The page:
School data: tool or tyrant?

One of the many things that would amaze anyone unfamiliar with the modern primary school, is the mind-boggling amount of data that is either produced by schools themselves or generated by others.

Not only does this result in torrents of paperwork in the form of charts, tables, spreadsheets and action plans but it also generates a language of it’s own. A teacher is not a teacher unless they can wax lyrical about points progress, two level gains and age related expectations. These then become truncated to PP, 2LG and ARE, which has the dual purpose of saving time and baffling the outsider.

Much of this data is invaluable. It enables schools to target and support children who are slipping behind their peer group, as well as zooming in on groups of children who are missing out. At a click of a button, schools can check whether summer born girls are doing as well in maths or whether Somali boys are catching up with their reading. Data, at least in part, can be a useful tool to drive fairness and equality – no child should be left behind.

Equally, data is useless if the methodology is flawed (read this excellent deconstruction of RAISE online here), if the assessments underpinning the data are weak or unreliable, or if too much weight is put on what are often subjective judgements (for example, an assessment of a child’s writing ability). If this is the case, data can be more of a tyrant, used to exploit weakness and make unreasonable demands on exhausted teachers.

Also, there comes a point, depending on the characteristics and context of your school cohort, when large pinches of salt need to be applied to the crude figures. My school, for example, has such a high proportion of children eligible for pupil premium, with deeply rooted deprivation even for those children who fall outside of the pupil premium net, that this measure becomes almost meaningless. If we look at raising attainment of deprived children, then we find ourselves coming full circle – it’s everyone. Needless to say, Ofsted don’t have much sympathy for these subtle realities.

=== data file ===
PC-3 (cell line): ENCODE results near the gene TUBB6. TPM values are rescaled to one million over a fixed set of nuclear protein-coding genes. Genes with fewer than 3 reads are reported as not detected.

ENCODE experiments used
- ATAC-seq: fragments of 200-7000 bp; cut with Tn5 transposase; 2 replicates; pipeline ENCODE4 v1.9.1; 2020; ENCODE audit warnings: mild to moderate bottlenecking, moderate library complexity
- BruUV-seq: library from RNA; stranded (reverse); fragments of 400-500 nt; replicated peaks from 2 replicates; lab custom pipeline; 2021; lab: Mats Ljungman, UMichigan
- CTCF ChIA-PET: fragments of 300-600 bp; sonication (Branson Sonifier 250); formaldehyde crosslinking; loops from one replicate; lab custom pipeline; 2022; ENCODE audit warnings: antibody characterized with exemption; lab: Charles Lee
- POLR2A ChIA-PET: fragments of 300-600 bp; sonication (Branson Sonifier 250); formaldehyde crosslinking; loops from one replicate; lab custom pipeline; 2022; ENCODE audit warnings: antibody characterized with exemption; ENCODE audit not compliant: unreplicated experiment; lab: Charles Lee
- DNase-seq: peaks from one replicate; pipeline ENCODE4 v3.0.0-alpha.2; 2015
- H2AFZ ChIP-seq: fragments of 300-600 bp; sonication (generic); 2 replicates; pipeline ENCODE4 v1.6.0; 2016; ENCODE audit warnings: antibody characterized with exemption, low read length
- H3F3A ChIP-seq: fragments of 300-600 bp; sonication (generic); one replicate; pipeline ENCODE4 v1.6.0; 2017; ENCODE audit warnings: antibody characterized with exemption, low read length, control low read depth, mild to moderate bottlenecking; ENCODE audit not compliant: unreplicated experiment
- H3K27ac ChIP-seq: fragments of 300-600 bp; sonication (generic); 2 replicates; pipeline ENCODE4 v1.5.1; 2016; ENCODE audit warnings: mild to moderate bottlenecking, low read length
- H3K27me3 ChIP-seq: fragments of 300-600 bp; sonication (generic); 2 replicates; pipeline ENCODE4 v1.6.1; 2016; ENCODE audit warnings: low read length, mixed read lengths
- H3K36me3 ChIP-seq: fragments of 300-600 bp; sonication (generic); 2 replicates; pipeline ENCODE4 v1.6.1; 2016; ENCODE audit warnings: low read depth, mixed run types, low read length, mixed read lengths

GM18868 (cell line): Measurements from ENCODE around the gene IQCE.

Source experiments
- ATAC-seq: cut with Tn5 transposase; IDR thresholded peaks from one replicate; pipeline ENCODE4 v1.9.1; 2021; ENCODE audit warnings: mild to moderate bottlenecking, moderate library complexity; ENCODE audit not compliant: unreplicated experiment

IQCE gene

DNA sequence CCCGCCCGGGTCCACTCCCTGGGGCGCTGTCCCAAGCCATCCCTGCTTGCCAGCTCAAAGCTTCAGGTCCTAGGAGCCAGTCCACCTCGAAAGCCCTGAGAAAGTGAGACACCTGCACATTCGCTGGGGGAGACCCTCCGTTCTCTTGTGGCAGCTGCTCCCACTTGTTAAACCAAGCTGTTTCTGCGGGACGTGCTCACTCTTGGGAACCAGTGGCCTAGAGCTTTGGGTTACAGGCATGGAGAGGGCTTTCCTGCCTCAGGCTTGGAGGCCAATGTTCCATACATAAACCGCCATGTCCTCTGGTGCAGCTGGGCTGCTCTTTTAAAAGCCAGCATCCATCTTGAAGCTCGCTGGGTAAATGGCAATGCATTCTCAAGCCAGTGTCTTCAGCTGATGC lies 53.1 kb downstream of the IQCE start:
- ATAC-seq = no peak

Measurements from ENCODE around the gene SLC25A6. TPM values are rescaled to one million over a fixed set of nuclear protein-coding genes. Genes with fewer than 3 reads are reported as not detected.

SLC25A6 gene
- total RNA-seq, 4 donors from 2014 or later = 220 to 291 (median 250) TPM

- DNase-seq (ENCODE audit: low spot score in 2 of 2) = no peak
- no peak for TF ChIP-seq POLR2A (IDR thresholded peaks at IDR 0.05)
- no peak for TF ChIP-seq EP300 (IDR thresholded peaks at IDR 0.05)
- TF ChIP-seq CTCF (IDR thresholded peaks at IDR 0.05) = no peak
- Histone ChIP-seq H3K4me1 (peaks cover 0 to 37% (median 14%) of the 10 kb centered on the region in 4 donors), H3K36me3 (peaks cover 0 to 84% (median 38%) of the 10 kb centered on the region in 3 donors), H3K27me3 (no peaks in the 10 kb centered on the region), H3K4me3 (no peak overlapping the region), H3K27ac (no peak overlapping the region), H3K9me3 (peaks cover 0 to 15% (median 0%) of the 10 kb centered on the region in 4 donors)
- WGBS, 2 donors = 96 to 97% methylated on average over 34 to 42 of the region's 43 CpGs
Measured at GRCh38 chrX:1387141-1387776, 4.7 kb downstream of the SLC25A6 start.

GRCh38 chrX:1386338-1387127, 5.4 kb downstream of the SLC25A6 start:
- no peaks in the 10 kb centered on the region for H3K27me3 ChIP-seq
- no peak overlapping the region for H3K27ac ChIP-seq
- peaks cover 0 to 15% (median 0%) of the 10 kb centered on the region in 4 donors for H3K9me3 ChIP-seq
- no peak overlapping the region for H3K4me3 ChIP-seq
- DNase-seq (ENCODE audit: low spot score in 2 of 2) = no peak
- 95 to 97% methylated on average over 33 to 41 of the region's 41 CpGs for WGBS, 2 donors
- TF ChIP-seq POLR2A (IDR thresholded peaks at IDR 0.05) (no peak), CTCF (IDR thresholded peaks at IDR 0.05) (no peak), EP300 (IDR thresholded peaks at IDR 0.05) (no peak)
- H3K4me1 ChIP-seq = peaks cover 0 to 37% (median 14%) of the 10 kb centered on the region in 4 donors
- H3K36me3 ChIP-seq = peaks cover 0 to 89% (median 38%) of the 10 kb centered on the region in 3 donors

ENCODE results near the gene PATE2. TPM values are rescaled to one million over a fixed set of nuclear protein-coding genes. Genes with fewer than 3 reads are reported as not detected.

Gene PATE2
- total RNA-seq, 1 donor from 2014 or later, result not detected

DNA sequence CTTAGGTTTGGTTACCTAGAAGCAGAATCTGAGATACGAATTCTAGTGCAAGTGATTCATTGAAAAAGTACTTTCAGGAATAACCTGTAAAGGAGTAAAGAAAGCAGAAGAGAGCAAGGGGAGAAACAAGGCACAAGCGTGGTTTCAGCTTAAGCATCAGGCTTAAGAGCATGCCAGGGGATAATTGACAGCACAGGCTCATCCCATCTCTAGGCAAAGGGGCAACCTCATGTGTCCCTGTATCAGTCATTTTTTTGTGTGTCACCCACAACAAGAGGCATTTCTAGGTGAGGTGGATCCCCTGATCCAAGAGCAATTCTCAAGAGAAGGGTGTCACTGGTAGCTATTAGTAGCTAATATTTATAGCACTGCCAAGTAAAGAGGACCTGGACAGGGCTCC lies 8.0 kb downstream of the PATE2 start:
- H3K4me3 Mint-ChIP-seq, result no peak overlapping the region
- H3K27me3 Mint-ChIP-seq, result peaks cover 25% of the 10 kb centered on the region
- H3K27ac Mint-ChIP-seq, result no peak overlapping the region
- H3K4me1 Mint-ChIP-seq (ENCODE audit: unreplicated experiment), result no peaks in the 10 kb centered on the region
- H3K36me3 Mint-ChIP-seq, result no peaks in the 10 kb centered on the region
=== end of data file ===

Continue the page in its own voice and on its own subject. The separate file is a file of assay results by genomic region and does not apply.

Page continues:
Data works when it is used as part of the jigsaw, alongside the professional judgements of a skilled and observant teacher and with the knowledge that children develop in different ways at different times. Whatever the demands of Ofsted, children are not programmed to march like robots along a predictable trajectory.



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4 responses to “School data: tool or tyrant?

  1. As a school governor we see a lot of data presented in meetings, which is entirely right. If we didn’t see the data we would question why not.

    The headteacher uses the data very well to target strategic interventions in the school, but there is always the fine balance you describe here. Namely using the data where appropriate, but not letting it dictate everything. Furthermore there is the need for that healthy scepticism about what the numbers mean, and how this may not tell the whole story – or sometimes even the ‘wrong story’.

    Unfortunately the dominant ideology in some schools is a technocratic mangerialist one and then the data does truly become a tyrant. Then the autonomy and judgement of educators becomes subsumed beneath its seductive power.

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